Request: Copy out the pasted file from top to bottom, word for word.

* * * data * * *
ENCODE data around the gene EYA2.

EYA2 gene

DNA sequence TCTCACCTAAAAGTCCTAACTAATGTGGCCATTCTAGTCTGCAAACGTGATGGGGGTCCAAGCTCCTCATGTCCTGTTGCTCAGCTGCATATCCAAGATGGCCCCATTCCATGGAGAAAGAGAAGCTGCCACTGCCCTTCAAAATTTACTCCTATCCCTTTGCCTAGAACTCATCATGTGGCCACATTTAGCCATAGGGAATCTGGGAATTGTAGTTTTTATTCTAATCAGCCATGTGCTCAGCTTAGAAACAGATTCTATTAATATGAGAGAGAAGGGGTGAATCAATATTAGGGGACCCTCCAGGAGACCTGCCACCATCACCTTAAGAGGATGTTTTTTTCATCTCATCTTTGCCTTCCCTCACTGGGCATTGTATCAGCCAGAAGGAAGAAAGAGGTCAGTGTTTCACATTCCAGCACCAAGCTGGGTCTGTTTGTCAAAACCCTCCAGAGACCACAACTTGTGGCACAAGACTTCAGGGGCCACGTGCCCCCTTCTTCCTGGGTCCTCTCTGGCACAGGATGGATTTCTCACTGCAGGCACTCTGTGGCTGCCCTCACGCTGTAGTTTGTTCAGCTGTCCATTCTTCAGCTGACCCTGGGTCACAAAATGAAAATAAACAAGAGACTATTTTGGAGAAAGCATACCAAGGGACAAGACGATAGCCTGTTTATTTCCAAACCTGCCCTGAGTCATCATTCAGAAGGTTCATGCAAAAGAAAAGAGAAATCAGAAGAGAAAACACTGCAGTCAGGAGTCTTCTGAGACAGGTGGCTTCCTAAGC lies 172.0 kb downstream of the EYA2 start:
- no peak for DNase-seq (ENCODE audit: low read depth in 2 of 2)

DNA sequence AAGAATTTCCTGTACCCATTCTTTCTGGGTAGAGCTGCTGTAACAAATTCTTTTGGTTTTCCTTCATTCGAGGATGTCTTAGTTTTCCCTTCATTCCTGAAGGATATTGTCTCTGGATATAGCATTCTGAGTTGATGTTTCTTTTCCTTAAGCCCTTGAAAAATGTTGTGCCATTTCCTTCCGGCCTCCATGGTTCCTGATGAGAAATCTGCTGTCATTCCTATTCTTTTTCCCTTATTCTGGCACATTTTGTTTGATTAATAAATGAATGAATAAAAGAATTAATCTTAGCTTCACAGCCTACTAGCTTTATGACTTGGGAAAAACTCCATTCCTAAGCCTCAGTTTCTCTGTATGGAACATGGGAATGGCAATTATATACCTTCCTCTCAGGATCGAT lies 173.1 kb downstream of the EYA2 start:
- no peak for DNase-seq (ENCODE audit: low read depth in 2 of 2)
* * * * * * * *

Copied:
ENCODE data around the gene EYA2.

EYA2 gene

DNA sequence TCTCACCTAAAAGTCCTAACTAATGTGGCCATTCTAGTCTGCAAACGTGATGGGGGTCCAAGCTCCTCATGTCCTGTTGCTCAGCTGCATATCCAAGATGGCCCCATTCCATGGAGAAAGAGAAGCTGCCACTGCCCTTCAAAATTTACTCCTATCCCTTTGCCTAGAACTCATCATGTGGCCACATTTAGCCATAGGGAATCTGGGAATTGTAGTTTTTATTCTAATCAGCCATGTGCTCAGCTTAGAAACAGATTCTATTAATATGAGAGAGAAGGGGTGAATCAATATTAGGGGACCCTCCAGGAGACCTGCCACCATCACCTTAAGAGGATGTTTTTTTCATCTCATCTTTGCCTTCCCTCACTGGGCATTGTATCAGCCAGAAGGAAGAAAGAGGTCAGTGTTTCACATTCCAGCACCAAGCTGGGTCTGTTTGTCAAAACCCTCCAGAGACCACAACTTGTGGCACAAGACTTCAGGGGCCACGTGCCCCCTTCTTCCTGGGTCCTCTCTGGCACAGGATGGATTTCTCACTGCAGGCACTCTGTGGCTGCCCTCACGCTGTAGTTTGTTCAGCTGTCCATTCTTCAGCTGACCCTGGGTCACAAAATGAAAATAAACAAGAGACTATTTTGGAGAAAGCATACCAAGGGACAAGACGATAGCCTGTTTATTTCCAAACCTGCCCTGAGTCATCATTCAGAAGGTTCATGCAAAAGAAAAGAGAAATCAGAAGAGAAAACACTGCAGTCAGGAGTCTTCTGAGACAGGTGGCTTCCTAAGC lies 172.0 kb downstream of the EYA2 start:
- no peak for DNase-seq (ENCODE audit: low read depth in 2 of 2)

DNA sequence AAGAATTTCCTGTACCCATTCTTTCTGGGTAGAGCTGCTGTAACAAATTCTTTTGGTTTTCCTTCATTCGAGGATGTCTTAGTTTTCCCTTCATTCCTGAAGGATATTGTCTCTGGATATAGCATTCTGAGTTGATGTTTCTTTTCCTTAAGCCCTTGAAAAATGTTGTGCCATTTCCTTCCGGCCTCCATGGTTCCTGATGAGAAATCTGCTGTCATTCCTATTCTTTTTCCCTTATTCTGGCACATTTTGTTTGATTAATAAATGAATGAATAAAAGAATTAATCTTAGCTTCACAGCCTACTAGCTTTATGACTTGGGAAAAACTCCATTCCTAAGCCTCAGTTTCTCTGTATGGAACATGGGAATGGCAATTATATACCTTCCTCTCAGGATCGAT lies 173.1 kb downstream of the EYA2 start:
- no peak for DNase-seq (ENCODE audit: low read depth in 2 of 2)